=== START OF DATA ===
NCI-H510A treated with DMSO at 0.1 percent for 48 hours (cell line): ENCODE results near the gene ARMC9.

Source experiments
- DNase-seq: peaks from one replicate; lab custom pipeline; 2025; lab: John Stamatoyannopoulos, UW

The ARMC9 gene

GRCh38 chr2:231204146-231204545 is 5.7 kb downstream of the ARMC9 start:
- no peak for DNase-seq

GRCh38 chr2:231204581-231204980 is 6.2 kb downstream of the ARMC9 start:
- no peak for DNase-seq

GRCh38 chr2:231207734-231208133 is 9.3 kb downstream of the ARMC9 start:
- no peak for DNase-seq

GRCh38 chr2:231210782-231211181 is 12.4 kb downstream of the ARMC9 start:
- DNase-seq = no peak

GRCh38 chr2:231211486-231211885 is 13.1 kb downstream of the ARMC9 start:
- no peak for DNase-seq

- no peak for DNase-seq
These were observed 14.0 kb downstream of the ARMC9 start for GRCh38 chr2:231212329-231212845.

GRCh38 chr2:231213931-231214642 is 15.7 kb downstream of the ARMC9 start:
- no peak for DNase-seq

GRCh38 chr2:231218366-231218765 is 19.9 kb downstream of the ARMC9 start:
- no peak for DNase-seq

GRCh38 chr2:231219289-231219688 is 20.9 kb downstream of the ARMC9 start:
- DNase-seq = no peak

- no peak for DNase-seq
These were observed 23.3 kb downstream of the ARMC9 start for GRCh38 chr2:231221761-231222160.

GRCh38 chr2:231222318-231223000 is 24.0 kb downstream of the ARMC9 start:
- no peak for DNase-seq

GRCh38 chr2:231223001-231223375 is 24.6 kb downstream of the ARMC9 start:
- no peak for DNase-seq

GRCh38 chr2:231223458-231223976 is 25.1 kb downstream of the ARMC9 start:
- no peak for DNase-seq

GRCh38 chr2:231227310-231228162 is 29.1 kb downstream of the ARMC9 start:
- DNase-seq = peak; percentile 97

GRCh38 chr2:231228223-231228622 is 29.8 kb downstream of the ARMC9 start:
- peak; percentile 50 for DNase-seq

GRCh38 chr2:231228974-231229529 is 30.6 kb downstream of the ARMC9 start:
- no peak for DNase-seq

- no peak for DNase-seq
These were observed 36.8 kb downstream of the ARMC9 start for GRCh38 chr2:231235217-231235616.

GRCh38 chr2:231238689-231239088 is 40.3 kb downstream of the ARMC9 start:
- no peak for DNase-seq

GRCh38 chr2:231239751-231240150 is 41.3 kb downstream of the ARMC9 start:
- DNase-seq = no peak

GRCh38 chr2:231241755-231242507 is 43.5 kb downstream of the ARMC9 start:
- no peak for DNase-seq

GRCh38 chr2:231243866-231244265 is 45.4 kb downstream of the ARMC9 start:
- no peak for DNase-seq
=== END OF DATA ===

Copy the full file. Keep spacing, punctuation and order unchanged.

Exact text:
NCI-H510A treated with DMSO at 0.1 percent for 48 hours (cell line): ENCODE results near the gene ARMC9.

Source experiments
- DNase-seq: peaks from one replicate; lab custom pipeline; 2025; lab: John Stamatoyannopoulos, UW

The ARMC9 gene

GRCh38 chr2:231204146-231204545 is 5.7 kb downstream of the ARMC9 start:
- no peak for DNase-seq

GRCh38 chr2:231204581-231204980 is 6.2 kb downstream of the ARMC9 start:
- no peak for DNase-seq

GRCh38 chr2:231207734-231208133 is 9.3 kb downstream of the ARMC9 start:
- no peak for DNase-seq

GRCh38 chr2:231210782-231211181 is 12.4 kb downstream of the ARMC9 start:
- DNase-seq = no peak

GRCh38 chr2:231211486-231211885 is 13.1 kb downstream of the ARMC9 start:
- no peak for DNase-seq

- no peak for DNase-seq
These were observed 14.0 kb downstream of the ARMC9 start for GRCh38 chr2:231212329-231212845.

GRCh38 chr2:231213931-231214642 is 15.7 kb downstream of the ARMC9 start:
- no peak for DNase-seq

GRCh38 chr2:231218366-231218765 is 19.9 kb downstream of the ARMC9 start:
- no peak for DNase-seq

GRCh38 chr2:231219289-231219688 is 20.9 kb downstream of the ARMC9 start:
- DNase-seq = no peak

- no peak for DNase-seq
These were observed 23.3 kb downstream of the ARMC9 start for GRCh38 chr2:231221761-231222160.

GRCh38 chr2:231222318-231223000 is 24.0 kb downstream of the ARMC9 start:
- no peak for DNase-seq

GRCh38 chr2:231223001-231223375 is 24.6 kb downstream of the ARMC9 start:
- no peak for DNase-seq

GRCh38 chr2:231223458-231223976 is 25.1 kb downstream of the ARMC9 start:
- no peak for DNase-seq

GRCh38 chr2:231227310-231228162 is 29.1 kb downstream of the ARMC9 start:
- DNase-seq = peak; percentile 97

GRCh38 chr2:231228223-231228622 is 29.8 kb downstream of the ARMC9 start:
- peak; percentile 50 for DNase-seq

GRCh38 chr2:231228974-231229529 is 30.6 kb downstream of the ARMC9 start:
- no peak for DNase-seq

- no peak for DNase-seq
These were observed 36.8 kb downstream of the ARMC9 start for GRCh38 chr2:231235217-231235616.

GRCh38 chr2:231238689-231239088 is 40.3 kb downstream of the ARMC9 start:
- no peak for DNase-seq

GRCh38 chr2:231239751-231240150 is 41.3 kb downstream of the ARMC9 start:
- DNase-seq = no peak

GRCh38 chr2:231241755-231242507 is 43.5 kb downstream of the ARMC9 start:
- no peak for DNase-seq

GRCh38 chr2:231243866-231244265 is 45.4 kb downstream of the ARMC9 start:
- no peak for DNase-seq